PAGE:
According to the Conservative platform, consumers would then “be able to apply the money in their account towards things that help them live a greener life,” like paying for a transit pass.

The Conservative platform also acknowledged that transit is not an option for many people who need to travel long distances or parents who need to work and tend to their children. It shifted the focus of its climate policy onto developing electric and hydrogen vehicles, calling them “essential to meeting our climate goals.”

New Democratic Party (NDP)

The NDP plans to electrify public transit by 2030 by doubling current investments in the Canada Community-Building Fund and work toward eliminating transit fares for “provinces and municipalities that identify it as a priority.”

The NDP has already clashed with the Liberals on the issue of climate change and public transit. After NDP Leader Jagmeet Singh announced he would double current transit funding to electrify buses and other fleets, he said that current Prime Minister Justin Trudeau has failed to address the climate crisis.

Trudeau responded by saying that the NDP “weren’t even trying to be ambitious” with its climate plan.

Transportation currently contributes 23 per cent of total greenhouse gas emissions in Canada. Although the majority of these emissions comes from commercial vehicles like cars, planes and trucks, investing in electrified transit would likely reduce emissions and transportation spending in the long run.

A 2020 survey of more than 800 Canadians indicated that 80 per cent approve of the current government’s plan to provide municipalities with electric buses, an effort both the NDP and the Liberals support.

In several Canadian provinces, steps have been made to transition to zero-emission means of public transport, making Canada home to North America’s largest battery-powered bus fleet. However, problems with infrastructure and cost have slowed the transition.

To compensate for Greyhound’s service cuts, especially in rural communities, the NDP has promised to restore some cancelled services in under-serviced areas and develop a public inter-city bus system.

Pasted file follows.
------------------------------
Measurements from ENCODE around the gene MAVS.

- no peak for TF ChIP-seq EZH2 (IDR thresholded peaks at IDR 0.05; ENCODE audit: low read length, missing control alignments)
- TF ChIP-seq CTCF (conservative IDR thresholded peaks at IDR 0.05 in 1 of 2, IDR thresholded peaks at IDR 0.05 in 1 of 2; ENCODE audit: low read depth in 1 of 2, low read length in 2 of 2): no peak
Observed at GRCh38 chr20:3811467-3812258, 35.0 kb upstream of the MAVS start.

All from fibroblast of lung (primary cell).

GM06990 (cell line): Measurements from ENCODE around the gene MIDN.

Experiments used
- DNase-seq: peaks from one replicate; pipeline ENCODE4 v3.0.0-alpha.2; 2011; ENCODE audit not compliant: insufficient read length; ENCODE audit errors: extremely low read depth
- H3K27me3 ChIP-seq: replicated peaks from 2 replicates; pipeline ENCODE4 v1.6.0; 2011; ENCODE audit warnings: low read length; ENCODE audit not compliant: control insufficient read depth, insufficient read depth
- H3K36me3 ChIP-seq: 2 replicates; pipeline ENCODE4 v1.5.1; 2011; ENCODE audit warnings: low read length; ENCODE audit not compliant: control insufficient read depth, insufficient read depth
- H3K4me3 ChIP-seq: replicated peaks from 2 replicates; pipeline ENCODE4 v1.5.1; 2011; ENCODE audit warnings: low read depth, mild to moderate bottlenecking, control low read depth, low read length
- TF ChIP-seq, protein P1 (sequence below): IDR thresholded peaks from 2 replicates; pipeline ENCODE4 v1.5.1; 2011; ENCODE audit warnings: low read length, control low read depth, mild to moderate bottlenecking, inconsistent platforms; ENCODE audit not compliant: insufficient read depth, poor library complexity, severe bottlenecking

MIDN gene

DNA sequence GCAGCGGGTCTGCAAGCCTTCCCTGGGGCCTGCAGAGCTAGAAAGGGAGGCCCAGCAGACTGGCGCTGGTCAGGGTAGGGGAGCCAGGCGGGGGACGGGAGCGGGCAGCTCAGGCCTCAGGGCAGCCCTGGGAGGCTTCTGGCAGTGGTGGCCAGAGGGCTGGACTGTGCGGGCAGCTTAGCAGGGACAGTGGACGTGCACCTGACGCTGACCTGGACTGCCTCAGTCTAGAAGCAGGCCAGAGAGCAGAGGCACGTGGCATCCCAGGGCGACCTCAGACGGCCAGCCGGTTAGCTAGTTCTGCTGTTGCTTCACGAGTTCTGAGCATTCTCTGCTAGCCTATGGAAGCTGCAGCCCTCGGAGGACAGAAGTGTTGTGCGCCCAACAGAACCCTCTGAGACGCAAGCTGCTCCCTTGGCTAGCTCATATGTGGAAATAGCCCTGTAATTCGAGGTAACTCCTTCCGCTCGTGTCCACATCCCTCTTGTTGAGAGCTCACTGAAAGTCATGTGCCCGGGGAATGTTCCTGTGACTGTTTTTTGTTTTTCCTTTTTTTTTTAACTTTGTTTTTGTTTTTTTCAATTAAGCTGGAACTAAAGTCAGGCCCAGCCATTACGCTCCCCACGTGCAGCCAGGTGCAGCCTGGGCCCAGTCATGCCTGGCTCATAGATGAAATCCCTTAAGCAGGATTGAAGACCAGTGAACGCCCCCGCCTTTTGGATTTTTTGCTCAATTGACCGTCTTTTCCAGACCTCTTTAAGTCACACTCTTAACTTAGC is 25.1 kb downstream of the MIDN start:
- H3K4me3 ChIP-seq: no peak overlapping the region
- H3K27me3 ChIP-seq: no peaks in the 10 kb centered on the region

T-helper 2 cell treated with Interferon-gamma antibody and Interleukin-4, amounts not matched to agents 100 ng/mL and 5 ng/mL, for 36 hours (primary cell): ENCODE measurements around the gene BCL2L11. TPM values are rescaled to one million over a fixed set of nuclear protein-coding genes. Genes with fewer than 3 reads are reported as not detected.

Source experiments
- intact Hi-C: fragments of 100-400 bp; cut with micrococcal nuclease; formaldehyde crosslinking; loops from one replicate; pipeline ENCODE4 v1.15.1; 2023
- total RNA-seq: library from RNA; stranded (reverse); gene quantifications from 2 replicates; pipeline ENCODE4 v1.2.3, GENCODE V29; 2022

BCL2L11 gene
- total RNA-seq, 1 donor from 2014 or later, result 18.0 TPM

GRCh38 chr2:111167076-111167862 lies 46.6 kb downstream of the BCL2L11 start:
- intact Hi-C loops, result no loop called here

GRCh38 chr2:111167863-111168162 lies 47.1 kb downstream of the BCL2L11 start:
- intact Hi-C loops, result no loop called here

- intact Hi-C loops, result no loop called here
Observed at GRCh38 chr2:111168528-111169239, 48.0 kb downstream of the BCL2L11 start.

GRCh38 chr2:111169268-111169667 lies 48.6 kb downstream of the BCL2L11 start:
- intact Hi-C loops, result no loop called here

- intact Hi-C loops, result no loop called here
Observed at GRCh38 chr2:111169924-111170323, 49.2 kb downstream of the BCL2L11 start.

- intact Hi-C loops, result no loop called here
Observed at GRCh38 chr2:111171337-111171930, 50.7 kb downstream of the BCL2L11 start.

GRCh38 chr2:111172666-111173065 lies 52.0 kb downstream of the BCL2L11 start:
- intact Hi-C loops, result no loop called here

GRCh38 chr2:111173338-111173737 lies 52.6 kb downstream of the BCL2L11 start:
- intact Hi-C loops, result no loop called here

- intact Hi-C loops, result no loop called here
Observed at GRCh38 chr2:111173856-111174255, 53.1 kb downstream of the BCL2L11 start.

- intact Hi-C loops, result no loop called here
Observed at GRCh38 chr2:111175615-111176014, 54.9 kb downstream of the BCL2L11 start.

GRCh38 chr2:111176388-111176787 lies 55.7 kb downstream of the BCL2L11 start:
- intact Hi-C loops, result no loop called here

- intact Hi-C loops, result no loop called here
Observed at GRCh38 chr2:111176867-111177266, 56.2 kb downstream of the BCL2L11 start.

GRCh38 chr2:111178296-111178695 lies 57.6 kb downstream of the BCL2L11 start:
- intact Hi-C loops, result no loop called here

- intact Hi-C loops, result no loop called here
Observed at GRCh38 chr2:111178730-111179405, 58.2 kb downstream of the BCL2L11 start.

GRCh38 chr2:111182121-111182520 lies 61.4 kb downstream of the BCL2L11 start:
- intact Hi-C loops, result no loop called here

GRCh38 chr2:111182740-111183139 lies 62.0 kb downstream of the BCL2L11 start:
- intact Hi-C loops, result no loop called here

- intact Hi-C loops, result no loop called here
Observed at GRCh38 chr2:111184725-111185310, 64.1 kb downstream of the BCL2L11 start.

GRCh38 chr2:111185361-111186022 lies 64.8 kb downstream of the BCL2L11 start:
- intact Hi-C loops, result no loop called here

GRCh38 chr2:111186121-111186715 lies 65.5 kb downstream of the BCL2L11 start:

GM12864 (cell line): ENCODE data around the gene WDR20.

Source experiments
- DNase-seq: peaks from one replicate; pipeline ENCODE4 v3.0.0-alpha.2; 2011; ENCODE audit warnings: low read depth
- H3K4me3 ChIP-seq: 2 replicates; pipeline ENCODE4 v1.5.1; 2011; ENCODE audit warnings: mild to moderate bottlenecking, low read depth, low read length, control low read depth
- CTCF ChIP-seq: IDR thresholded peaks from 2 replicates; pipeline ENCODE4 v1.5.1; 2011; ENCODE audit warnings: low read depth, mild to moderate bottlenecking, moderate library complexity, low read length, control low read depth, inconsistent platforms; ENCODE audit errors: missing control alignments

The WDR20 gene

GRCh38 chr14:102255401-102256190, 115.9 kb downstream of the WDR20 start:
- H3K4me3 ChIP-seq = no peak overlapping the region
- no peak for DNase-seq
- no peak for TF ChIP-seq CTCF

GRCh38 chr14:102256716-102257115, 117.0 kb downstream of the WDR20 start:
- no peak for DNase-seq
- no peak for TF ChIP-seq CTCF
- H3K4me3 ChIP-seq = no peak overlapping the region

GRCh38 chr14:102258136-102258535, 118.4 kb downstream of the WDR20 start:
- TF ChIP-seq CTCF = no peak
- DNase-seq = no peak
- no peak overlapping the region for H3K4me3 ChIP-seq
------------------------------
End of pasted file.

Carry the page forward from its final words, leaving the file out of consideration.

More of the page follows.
The NDP, like the Liberals, support creating a high-frequency railway route along the Quebec-Windsor corridor, which is the most densely populated area in Canada and restoring the Ontario Northlander train service, which it called on Dough Ford — Ontario Premier — to do in 2019.

Green Party

Under the broader promise to “expand transit services and infrastructure,” the Green Party pledges that if elected, it will invest $3.4 billion annually into a permanent public transit fund starting in 2026/27, provide up to $720 million to develop or strengthen regional rail networks by 2024 and solve existing service shortfalls.

The Greens promise to establish a bus-rail grid that mandates bus companies to “deliver passengers to local rail stations” and abolish sales taxes for public transportation in rural and inter-city communities.

The party also included plans to make all public ground transportation carbon-neutral nationally by 2040 and build an electrified, high-speed rail in the Toronto-Ottawa-Montreal-Quebec City triangle and the Calgary-Edmonton corridor.

The Green Party claimes to support for city charters, which would give cities greater autonomy to fund transit projects.

“If cities are to have the tools needed to develop long-range plans for improved public transit and affordable housing, their decisions must be respected by provincial governments,” its platform said.

This article is part of The Ubyssey's 2021 federal election coverage. To read more, click here.